After a couple of furniture makeovers using chalk paint I want to give my honest opinion about using this paint for your DIY projects. In short I have mixed feelings about it. I love the effect you can create with chalk paint but I find the paint much harder to work with than is often advertised. Learn from my experiences in this Annie Sloan chalk paint review.
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The other day I shared my latest furniture makeover, my chalk paint desk. I am really happy about how it turned out, and I am sure that the final look was thanks to the paint I used: Annie Sloan Chalk Paint.
I have painted two pieces of furniture with the chalk paint now, and I love the final effect on both of them.
I didn’t really plan on using the paint on these pieces but all the blog reviews had made me curious and I have a big hutch in my living room that I want to paint this year.
I thought AS chalk paint might be perfect for it. So I was very happy to find that there was a Dutch supplier I could visit. I brought two drawers with me (of my desk and of the hutch) to get the experts advice, and she helped me and send me on my way with lots of useful tips and an offer for more online advice.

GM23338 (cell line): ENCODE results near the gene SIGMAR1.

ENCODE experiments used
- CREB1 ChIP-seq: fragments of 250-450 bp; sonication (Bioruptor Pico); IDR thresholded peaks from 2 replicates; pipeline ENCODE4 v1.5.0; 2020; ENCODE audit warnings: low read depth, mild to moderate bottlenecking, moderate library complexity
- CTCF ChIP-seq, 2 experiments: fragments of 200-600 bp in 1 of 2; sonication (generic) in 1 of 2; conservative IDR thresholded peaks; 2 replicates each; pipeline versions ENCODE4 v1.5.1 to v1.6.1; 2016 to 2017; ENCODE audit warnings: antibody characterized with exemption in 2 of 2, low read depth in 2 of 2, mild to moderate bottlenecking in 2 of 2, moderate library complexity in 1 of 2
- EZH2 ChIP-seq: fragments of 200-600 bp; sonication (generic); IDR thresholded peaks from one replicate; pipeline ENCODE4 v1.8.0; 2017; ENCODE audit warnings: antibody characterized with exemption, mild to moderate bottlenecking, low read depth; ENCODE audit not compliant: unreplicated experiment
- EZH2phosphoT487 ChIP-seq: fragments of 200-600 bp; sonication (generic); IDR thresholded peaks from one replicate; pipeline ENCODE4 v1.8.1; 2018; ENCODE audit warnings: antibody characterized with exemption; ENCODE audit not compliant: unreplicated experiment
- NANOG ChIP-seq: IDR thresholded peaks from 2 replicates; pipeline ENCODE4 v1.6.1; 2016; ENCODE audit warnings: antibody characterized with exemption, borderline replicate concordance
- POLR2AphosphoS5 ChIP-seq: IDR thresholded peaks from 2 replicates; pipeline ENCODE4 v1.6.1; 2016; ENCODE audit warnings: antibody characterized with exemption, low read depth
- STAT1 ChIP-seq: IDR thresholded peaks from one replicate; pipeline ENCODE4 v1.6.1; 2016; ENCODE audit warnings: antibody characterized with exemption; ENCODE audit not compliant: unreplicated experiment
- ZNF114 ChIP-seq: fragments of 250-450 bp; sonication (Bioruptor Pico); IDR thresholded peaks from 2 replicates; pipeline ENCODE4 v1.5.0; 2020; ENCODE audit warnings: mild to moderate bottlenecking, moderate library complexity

I had already started and primed my maid’s wardrobe when the idea to give the chalk paint a trial run popped in my head, so I went with that.
I am very happy about how both projects turned out, but as I said I am not all that happy about the process that it took me to get to that point.
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My honest, – based on my own experience – review of Annie Sloan Chalk Paint.
The pros of working with Chalk Paint
- The chalk paint gives a wonderful matte finish,
- It doesn’t smell,
- It allows you to paint fast and follow up with several layers within hours,
- The clean up is a dream.
I also found it very hard to paint with…….
I had no troubles on the bare wood on the top of my desk. But on the smooth, lacquered sides it went on irregular and stripy.
This happened on the maids wardrobe too. I had already primed that one when I decided to give the chalk paint a trial run. The primer was a bit spotty and I hadn’t given the wardrobe an even finish with it. Normally that is no problem at all, the first coat of finishing paint will take all that away. But not in the case of following it up with the chalk paint. Chalk paint is more transparent so I kept seeing the differences between the whiter and the less white bits underneath. Took me three layers to have an acceptable cover.